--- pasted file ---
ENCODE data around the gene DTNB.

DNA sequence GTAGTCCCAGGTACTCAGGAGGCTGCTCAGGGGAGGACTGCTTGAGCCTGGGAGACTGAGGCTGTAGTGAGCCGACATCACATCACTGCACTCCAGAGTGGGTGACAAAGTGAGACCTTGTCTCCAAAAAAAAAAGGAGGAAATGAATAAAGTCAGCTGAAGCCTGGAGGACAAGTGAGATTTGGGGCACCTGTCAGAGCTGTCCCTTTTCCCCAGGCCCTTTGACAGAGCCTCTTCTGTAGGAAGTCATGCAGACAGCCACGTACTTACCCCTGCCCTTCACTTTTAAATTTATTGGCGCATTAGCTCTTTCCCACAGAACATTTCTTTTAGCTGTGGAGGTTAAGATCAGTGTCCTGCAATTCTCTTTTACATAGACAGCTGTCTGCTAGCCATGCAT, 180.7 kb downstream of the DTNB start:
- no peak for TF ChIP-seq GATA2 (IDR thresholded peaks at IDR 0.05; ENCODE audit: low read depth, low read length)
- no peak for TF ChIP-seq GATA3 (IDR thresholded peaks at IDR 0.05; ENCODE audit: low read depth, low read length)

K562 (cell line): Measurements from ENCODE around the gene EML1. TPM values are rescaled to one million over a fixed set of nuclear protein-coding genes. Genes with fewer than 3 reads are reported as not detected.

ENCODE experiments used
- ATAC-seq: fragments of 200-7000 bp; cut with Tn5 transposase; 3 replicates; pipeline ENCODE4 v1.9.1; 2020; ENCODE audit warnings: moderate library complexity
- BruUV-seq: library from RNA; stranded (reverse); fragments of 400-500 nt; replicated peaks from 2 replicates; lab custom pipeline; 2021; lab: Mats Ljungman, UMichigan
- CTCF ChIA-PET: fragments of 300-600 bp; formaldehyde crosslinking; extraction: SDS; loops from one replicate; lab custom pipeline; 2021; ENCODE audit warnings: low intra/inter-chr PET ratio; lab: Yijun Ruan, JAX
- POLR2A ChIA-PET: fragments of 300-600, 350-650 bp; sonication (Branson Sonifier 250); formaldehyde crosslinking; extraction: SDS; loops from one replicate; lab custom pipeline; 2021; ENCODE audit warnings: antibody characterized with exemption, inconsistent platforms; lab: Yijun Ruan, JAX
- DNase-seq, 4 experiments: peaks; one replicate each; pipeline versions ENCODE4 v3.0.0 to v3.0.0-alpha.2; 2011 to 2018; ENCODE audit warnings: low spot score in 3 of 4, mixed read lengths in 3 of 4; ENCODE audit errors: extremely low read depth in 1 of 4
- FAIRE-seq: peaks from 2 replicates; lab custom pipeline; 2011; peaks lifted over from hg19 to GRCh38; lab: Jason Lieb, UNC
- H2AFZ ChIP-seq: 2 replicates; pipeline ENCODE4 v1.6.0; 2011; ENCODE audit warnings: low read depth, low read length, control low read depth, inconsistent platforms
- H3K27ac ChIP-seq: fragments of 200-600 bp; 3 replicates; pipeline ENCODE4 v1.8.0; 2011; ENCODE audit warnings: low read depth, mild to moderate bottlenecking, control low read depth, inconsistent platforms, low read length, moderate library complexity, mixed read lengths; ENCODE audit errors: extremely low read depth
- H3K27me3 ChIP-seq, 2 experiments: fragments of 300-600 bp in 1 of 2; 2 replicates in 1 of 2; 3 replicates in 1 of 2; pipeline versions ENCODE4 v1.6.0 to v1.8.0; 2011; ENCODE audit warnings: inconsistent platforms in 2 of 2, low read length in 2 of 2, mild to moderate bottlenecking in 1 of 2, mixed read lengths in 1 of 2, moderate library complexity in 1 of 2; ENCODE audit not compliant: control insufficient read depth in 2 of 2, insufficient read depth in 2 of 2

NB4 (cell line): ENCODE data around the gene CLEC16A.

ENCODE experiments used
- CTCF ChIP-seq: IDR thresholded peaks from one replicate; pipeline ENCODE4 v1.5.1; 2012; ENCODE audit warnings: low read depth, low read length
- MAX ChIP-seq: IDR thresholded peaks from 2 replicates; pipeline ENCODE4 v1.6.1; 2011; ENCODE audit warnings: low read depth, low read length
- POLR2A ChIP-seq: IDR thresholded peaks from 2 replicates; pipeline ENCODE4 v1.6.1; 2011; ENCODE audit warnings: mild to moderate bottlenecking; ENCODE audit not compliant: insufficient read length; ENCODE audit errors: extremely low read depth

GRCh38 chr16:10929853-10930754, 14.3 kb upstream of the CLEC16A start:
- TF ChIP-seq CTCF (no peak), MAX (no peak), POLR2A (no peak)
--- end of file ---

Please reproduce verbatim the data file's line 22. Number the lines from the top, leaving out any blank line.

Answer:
- TF ChIP-seq CTCF (no peak), MAX (no peak), POLR2A (no peak)